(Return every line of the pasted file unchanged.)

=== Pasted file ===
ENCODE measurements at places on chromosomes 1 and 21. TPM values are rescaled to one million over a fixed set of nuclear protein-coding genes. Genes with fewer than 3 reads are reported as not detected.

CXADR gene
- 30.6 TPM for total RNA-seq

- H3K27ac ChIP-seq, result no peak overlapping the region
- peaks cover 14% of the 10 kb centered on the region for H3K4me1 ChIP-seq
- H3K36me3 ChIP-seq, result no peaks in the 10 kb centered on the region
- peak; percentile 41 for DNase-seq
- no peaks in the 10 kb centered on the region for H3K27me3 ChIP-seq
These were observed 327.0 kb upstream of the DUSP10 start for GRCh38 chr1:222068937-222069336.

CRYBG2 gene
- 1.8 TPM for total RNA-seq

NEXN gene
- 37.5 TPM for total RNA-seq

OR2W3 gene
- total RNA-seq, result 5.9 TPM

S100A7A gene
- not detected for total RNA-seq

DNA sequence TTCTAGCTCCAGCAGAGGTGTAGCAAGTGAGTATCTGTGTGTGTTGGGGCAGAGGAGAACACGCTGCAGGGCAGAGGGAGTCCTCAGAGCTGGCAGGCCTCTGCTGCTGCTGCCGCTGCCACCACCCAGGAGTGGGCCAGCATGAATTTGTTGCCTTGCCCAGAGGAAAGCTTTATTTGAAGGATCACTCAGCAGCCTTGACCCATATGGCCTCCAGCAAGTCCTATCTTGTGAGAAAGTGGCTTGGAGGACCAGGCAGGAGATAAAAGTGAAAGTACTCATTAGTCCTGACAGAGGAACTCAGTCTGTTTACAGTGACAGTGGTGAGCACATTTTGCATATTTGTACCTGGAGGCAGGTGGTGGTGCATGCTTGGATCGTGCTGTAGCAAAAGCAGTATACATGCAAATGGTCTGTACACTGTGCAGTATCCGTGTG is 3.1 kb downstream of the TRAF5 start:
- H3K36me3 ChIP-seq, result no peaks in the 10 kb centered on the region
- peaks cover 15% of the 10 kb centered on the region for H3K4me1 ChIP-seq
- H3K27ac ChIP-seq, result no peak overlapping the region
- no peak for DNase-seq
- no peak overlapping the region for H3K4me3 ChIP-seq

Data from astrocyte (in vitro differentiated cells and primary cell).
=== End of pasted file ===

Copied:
ENCODE measurements at places on chromosomes 1 and 21. TPM values are rescaled to one million over a fixed set of nuclear protein-coding genes. Genes with fewer than 3 reads are reported as not detected.

CXADR gene
- 30.6 TPM for total RNA-seq

- H3K27ac ChIP-seq, result no peak overlapping the region
- peaks cover 14% of the 10 kb centered on the region for H3K4me1 ChIP-seq
- H3K36me3 ChIP-seq, result no peaks in the 10 kb centered on the region
- peak; percentile 41 for DNase-seq
- no peaks in the 10 kb centered on the region for H3K27me3 ChIP-seq
These were observed 327.0 kb upstream of the DUSP10 start for GRCh38 chr1:222068937-222069336.

CRYBG2 gene
- 1.8 TPM for total RNA-seq

NEXN gene
- 37.5 TPM for total RNA-seq

OR2W3 gene
- total RNA-seq, result 5.9 TPM

S100A7A gene
- not detected for total RNA-seq

DNA sequence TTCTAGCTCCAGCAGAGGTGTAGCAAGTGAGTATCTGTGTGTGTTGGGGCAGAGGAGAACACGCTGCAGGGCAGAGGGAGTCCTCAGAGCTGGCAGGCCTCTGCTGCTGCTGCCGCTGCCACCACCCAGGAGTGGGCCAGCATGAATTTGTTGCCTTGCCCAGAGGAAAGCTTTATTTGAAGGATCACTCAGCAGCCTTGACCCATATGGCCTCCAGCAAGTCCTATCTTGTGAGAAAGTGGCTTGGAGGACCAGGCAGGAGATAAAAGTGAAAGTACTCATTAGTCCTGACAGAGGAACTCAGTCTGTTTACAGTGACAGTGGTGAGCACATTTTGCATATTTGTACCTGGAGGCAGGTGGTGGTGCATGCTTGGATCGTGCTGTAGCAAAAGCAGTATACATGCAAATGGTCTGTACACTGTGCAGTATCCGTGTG is 3.1 kb downstream of the TRAF5 start:
- H3K36me3 ChIP-seq, result no peaks in the 10 kb centered on the region
- peaks cover 15% of the 10 kb centered on the region for H3K4me1 ChIP-seq
- H3K27ac ChIP-seq, result no peak overlapping the region
- no peak for DNase-seq
- no peak overlapping the region for H3K4me3 ChIP-seq

Data from astrocyte (in vitro differentiated cells and primary cell).